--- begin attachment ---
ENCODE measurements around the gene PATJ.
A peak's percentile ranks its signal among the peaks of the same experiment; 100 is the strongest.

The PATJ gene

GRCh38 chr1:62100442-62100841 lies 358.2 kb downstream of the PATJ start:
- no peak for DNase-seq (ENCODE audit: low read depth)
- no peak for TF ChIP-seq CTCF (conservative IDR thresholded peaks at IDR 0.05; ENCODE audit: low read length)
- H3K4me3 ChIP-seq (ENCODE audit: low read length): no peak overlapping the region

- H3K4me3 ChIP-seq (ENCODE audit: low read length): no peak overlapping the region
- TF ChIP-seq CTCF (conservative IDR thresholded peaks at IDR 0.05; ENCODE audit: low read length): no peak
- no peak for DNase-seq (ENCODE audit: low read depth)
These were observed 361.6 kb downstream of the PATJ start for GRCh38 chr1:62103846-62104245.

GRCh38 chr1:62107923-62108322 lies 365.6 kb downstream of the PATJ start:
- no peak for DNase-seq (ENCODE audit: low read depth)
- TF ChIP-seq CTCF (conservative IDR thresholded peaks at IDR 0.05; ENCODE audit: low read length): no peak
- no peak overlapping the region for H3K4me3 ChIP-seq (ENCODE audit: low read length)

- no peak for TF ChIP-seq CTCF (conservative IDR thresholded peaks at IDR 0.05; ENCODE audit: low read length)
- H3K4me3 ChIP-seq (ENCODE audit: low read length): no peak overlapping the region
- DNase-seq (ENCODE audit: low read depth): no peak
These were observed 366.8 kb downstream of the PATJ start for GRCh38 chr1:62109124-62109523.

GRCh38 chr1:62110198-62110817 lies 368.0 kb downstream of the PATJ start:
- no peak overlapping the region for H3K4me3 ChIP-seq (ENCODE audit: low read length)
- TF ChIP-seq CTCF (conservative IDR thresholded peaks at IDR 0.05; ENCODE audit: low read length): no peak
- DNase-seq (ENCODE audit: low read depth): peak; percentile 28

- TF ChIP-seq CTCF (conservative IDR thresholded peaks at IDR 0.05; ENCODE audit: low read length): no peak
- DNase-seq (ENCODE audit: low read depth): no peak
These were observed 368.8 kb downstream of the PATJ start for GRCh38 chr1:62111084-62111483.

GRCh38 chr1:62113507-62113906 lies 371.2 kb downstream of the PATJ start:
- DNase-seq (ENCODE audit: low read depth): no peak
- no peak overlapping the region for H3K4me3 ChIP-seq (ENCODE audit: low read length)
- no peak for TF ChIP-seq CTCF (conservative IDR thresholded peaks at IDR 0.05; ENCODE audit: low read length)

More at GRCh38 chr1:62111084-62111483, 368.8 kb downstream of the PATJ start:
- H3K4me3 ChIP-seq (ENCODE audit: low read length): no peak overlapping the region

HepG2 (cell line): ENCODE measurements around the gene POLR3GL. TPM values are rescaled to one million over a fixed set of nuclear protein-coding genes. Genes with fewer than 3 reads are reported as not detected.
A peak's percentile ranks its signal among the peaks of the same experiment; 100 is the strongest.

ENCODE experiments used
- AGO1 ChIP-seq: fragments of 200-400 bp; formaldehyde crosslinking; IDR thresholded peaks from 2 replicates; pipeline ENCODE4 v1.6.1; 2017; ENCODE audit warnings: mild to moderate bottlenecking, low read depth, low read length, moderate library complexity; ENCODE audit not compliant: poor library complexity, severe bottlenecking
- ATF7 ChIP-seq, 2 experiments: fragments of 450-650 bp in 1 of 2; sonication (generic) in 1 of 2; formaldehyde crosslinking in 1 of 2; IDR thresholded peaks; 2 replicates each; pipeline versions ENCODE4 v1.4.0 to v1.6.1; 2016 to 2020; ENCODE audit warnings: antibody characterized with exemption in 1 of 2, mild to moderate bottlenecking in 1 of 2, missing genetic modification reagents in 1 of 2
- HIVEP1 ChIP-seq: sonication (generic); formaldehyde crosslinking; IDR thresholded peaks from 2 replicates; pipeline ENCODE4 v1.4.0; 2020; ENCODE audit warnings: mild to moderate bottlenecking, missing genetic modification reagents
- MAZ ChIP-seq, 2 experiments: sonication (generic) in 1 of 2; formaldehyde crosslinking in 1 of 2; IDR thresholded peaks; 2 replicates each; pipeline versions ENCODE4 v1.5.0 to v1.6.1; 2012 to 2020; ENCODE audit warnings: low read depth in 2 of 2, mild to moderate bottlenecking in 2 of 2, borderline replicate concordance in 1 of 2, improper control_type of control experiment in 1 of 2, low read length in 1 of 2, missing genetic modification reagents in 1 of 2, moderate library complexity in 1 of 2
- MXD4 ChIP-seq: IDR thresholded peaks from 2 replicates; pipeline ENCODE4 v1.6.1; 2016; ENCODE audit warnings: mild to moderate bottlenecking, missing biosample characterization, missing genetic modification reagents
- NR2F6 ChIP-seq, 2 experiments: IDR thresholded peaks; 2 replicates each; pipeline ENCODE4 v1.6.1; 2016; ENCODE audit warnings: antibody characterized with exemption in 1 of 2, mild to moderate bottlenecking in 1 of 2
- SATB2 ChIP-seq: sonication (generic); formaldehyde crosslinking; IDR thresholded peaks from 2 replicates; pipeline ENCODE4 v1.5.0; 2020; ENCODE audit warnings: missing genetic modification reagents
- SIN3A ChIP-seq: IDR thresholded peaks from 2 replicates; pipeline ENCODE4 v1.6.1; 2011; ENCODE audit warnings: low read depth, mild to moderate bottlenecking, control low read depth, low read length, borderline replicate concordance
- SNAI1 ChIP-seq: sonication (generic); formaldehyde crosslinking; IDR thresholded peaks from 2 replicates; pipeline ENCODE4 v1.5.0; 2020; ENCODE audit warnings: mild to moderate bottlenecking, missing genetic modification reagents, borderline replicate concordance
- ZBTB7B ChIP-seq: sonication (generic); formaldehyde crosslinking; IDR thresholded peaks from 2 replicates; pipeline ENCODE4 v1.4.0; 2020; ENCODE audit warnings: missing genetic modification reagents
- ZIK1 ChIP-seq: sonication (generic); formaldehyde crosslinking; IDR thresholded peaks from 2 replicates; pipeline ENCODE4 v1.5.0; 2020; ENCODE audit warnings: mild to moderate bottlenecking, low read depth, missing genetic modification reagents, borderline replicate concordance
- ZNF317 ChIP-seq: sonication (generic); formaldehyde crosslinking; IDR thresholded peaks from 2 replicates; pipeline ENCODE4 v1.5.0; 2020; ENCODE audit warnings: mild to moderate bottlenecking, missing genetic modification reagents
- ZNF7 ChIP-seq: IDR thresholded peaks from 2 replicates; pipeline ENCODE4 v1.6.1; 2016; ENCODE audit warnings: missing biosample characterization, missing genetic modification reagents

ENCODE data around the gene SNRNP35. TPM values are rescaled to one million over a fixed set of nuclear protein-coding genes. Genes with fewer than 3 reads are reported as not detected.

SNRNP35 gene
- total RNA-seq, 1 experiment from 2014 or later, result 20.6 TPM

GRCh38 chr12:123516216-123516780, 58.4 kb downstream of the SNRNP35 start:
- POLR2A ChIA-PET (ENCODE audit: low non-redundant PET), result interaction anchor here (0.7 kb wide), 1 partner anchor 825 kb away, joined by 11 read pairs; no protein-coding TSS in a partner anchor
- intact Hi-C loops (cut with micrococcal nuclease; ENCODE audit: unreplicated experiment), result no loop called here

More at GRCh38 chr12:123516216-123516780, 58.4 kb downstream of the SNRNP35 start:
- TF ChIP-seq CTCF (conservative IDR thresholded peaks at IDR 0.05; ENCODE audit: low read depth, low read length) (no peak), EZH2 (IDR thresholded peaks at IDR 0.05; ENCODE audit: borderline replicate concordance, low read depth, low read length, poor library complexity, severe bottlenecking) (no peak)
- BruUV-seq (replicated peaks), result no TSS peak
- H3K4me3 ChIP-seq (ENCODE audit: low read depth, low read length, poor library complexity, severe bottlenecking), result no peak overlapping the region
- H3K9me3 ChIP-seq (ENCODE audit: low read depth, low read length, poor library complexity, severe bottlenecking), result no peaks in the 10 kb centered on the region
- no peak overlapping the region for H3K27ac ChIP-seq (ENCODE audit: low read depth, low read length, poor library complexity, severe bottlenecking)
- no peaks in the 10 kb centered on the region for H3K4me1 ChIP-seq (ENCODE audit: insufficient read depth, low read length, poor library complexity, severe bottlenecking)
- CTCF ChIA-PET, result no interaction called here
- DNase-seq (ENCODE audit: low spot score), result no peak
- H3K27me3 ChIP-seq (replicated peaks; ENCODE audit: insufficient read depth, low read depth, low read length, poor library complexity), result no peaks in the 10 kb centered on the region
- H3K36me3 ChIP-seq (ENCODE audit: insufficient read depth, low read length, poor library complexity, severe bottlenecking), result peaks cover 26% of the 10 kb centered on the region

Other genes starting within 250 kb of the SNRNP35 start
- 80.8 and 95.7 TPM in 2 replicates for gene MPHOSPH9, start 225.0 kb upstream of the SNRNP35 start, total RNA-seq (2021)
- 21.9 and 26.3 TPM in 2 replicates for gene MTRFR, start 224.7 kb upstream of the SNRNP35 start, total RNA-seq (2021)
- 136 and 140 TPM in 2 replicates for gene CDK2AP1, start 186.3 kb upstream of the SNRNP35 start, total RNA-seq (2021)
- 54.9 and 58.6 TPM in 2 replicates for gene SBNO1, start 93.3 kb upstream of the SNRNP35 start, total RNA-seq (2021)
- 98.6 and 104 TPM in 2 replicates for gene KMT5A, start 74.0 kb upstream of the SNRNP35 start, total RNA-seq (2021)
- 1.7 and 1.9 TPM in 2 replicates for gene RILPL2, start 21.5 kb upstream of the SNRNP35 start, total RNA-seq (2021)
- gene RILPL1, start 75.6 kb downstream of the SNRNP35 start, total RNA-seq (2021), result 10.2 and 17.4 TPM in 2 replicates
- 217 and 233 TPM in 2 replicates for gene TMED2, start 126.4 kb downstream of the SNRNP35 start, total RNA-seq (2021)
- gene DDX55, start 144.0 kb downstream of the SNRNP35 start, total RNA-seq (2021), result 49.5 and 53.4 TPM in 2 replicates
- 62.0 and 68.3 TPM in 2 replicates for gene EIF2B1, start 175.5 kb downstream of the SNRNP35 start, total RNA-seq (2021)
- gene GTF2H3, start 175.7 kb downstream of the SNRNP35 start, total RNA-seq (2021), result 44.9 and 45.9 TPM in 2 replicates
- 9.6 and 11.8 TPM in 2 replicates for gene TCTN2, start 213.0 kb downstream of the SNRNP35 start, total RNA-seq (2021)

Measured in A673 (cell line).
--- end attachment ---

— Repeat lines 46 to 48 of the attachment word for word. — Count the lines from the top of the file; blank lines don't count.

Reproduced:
- ZIK1 ChIP-seq: sonication (generic); formaldehyde crosslinking; IDR thresholded peaks from 2 replicates; pipeline ENCODE4 v1.5.0; 2020; ENCODE audit warnings: mild to moderate bottlenecking, low read depth, missing genetic modification reagents, borderline replicate concordance
- ZNF317 ChIP-seq: sonication (generic); formaldehyde crosslinking; IDR thresholded peaks from 2 replicates; pipeline ENCODE4 v1.5.0; 2020; ENCODE audit warnings: mild to moderate bottlenecking, missing genetic modification reagents
- ZNF7 ChIP-seq: IDR thresholded peaks from 2 replicates; pipeline ENCODE4 v1.6.1; 2016; ENCODE audit warnings: missing biosample characterization, missing genetic modification reagents